COMMENTARY

Performance pay: We know it works

NGA, among others, has demonstrated that pay for performance works in government

It’s almost ironic. On Oct. 28, President Barack Obama signed legislation that effectively killed the National Security Personnel System, the Defense Department’s pay-for-performance system. The next day, the new Senate Task Force on Government Performance held its first hearing. Jeff Zients, deputy director for management at the Office of Management Budget, testified about a plan to create a new performance system for federal agencies.

Zients told the task force he has “found that leadership, measurement and a motivated workforce create the foundation for good performance.” He did not refer to pay in his testimony, perhaps because it is a sensitive issue.

In a speech the following Monday, John Berry, director of the Office of Personnel Management, outlined his ideas for replacing the General Schedule system. One of his themes was financial rewards for outstanding performers. He is clearly on the same page as Obama and OMB Director Peter Orszag, who in a letter to a group of congressional leaders said, “The administration strongly endorses the concept of rewarding excellence with additional pay.”

The decision to end NSPS was fully justified. The system had design flaws and lacked the support to make it successful. Terminating the Homeland Security Department’s MaxHR also was the correct decision. OPM now has a clean slate to plan a governmentwide replacement system.

The interest in performance pay is consistent with workforce management practices across the United States. In the private sector, pay for performance is effectively universal. In state and local government, it’s more prevalent today than it was a decade or so ago. It is deeply entrenched in the history and cultural values of our country.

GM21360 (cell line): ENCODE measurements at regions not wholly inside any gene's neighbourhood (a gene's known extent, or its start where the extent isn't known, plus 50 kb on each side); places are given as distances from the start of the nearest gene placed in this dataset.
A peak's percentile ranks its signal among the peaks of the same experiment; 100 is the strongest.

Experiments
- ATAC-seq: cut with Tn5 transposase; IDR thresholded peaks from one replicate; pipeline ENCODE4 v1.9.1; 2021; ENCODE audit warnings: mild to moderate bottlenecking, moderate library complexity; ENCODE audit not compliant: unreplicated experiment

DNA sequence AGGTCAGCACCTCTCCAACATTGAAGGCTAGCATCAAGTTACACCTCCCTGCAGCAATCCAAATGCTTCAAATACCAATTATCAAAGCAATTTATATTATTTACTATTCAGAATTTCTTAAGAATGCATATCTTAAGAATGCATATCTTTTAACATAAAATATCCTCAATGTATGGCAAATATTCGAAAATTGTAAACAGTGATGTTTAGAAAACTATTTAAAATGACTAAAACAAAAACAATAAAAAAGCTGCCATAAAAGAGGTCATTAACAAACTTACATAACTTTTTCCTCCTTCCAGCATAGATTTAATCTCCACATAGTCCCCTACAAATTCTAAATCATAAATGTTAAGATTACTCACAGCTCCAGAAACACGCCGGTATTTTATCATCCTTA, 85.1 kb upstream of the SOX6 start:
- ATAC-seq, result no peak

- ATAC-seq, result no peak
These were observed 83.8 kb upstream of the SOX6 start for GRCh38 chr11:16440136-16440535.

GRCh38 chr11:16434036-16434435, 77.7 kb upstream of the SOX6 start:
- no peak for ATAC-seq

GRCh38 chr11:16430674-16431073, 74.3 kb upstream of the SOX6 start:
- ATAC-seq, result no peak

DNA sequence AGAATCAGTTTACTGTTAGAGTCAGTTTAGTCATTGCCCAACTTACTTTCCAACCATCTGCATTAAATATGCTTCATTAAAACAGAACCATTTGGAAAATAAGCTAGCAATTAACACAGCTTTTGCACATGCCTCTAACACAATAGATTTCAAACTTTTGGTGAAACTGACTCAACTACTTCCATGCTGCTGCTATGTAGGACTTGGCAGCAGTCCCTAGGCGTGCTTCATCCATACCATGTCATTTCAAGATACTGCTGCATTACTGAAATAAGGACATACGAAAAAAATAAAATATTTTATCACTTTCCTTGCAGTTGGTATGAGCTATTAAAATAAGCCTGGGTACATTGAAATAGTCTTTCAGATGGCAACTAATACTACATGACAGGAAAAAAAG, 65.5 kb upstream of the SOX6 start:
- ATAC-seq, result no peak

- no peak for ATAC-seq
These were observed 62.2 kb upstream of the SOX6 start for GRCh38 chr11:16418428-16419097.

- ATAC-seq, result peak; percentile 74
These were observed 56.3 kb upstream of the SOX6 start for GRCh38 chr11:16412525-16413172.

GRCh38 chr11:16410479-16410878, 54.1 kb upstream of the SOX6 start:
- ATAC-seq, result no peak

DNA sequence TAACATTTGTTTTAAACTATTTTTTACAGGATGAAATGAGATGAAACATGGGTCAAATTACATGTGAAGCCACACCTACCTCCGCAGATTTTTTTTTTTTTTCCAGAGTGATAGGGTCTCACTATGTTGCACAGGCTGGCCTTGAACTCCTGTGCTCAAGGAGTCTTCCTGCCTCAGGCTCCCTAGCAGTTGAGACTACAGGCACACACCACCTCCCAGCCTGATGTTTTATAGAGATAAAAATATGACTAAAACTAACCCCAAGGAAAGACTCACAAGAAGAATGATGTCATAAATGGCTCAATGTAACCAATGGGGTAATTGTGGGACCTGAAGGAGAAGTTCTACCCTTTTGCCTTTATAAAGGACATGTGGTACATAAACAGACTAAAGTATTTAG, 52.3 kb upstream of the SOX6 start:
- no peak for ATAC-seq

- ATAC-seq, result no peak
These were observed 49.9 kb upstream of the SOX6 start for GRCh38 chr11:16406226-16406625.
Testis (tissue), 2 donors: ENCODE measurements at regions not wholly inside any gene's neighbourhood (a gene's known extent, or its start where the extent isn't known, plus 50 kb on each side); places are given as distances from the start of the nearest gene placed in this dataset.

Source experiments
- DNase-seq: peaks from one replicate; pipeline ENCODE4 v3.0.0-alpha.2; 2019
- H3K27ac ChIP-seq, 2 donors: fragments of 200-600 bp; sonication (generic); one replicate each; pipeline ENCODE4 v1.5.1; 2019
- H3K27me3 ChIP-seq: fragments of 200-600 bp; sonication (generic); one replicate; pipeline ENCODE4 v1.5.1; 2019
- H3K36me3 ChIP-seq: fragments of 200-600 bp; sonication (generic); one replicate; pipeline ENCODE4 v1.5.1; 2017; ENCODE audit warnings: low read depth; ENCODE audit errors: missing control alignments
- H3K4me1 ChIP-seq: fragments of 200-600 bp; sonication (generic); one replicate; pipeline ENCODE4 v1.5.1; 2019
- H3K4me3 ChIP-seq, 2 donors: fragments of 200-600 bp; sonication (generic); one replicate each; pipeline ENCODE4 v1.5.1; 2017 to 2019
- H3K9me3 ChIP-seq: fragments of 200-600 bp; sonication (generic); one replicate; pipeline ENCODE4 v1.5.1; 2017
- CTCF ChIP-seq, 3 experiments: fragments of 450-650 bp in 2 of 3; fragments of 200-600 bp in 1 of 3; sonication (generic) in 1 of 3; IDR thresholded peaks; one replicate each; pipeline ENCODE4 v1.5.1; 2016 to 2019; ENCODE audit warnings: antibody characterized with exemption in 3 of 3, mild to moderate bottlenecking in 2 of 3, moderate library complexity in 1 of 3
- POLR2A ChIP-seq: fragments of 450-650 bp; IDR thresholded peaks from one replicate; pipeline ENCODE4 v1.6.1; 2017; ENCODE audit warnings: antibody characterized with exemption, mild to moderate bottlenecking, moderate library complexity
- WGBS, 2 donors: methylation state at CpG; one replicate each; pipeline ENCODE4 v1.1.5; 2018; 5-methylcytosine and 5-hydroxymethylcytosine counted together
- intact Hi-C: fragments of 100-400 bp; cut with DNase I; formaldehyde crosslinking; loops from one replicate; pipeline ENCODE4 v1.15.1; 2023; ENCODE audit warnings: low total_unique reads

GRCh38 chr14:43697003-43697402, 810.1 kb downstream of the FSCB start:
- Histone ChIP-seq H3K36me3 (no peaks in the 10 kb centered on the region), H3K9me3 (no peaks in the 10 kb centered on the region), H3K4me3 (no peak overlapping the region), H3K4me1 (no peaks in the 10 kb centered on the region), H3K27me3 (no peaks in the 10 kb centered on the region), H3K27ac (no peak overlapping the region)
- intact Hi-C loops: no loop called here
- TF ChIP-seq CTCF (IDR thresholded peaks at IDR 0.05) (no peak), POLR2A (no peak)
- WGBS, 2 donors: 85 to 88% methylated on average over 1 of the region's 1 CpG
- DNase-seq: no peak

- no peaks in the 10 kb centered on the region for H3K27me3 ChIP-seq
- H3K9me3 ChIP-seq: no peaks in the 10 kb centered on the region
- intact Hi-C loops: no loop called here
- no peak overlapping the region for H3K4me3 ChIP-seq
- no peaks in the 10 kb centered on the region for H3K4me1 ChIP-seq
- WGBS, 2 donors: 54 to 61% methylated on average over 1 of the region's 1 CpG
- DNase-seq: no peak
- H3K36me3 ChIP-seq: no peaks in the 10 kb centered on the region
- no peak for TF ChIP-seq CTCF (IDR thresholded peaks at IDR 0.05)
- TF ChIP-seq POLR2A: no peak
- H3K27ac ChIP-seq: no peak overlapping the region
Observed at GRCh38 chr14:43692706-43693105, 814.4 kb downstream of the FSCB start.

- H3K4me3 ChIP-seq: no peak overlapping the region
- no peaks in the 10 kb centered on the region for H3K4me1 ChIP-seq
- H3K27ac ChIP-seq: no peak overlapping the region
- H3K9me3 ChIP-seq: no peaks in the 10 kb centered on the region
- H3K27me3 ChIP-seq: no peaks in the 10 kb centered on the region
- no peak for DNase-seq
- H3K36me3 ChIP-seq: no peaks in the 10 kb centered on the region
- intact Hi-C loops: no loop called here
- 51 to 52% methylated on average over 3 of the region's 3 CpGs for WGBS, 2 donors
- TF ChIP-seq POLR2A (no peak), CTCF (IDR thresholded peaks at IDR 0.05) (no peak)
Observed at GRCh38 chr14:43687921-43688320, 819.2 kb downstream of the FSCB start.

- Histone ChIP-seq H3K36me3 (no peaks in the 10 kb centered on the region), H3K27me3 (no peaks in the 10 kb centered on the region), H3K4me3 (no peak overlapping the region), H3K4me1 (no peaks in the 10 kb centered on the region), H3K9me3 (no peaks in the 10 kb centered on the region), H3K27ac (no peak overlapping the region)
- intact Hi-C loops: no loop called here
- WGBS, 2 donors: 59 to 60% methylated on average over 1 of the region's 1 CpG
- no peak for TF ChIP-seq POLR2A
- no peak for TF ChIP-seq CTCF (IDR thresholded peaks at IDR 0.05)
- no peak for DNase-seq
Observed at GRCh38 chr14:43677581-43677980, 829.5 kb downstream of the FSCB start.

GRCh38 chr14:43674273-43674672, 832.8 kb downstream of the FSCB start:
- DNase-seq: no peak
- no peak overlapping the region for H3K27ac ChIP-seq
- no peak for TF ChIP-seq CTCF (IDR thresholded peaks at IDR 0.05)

We know how to plan, implement and manage a successful performance pay system. The National Geospatial-Intelligence Agency has had a highly successful pay-for-performance program for a decade. Lawmakers recognized NGA’s pay system as a success by specifically allowing it to continue in the legislation that ended NSPS. Regular employee feedback confirms the acceptance of the program.

Looking back over the experience with pay for performance, the threads that run through the successful programs are clear. Employees need to know:

  • What they can expect and what’s expected of them.
  • Opportunities for rewards are consistent across the organization.
  • There is a review process to identify any problems that arise.

The NGA program was chosen as the model for the intelligence community’s new performance-based pay system, which could be a model for the rest of government. The Office of the Director of National Intelligence authorized an overall program framework with each intelligence agency expected to develop and manage its own pay system based on a set of common principles.

It would be useful at this stage for the government to spell out its workforce goals and priorities. Berry made it clear in his speech that he sees the replacement of the GS system as central to civil service reform.

About the Author

Howard Risher is a private consultant who specializes in pay and performance.

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